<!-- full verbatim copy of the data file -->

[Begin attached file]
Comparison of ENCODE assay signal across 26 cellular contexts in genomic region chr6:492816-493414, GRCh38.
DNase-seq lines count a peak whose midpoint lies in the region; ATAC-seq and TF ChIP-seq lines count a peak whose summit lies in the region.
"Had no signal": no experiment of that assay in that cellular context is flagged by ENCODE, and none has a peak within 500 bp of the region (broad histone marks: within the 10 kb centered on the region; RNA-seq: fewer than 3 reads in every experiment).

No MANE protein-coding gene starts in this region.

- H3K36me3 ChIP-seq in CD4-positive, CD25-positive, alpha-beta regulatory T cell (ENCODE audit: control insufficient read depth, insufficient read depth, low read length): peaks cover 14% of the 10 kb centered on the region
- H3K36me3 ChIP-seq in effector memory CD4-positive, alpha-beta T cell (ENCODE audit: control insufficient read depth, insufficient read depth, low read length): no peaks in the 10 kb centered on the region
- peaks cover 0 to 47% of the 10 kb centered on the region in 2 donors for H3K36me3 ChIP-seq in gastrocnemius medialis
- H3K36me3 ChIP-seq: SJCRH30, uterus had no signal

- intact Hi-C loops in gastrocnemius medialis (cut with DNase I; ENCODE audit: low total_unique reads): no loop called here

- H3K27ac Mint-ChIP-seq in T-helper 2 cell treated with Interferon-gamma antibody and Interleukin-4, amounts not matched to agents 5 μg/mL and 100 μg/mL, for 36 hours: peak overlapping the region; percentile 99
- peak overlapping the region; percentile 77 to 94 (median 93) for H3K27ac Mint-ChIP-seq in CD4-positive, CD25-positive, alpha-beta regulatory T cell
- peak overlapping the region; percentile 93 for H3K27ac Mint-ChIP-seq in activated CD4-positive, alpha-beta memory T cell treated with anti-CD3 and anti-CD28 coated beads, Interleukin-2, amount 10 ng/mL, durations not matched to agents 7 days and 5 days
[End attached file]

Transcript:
Comparison of ENCODE assay signal across 26 cellular contexts in genomic region chr6:492816-493414, GRCh38.
DNase-seq lines count a peak whose midpoint lies in the region; ATAC-seq and TF ChIP-seq lines count a peak whose summit lies in the region.
"Had no signal": no experiment of that assay in that cellular context is flagged by ENCODE, and none has a peak within 500 bp of the region (broad histone marks: within the 10 kb centered on the region; RNA-seq: fewer than 3 reads in every experiment).

No MANE protein-coding gene starts in this region.

- H3K36me3 ChIP-seq in CD4-positive, CD25-positive, alpha-beta regulatory T cell (ENCODE audit: control insufficient read depth, insufficient read depth, low read length): peaks cover 14% of the 10 kb centered on the region
- H3K36me3 ChIP-seq in effector memory CD4-positive, alpha-beta T cell (ENCODE audit: control insufficient read depth, insufficient read depth, low read length): no peaks in the 10 kb centered on the region
- peaks cover 0 to 47% of the 10 kb centered on the region in 2 donors for H3K36me3 ChIP-seq in gastrocnemius medialis
- H3K36me3 ChIP-seq: SJCRH30, uterus had no signal

- intact Hi-C loops in gastrocnemius medialis (cut with DNase I; ENCODE audit: low total_unique reads): no loop called here

- H3K27ac Mint-ChIP-seq in T-helper 2 cell treated with Interferon-gamma antibody and Interleukin-4, amounts not matched to agents 5 μg/mL and 100 μg/mL, for 36 hours: peak overlapping the region; percentile 99
- peak overlapping the region; percentile 77 to 94 (median 93) for H3K27ac Mint-ChIP-seq in CD4-positive, CD25-positive, alpha-beta regulatory T cell
- peak overlapping the region; percentile 93 for H3K27ac Mint-ChIP-seq in activated CD4-positive, alpha-beta memory T cell treated with anti-CD3 and anti-CD28 coated beads, Interleukin-2, amount 10 ng/mL, durations not matched to agents 7 days and 5 days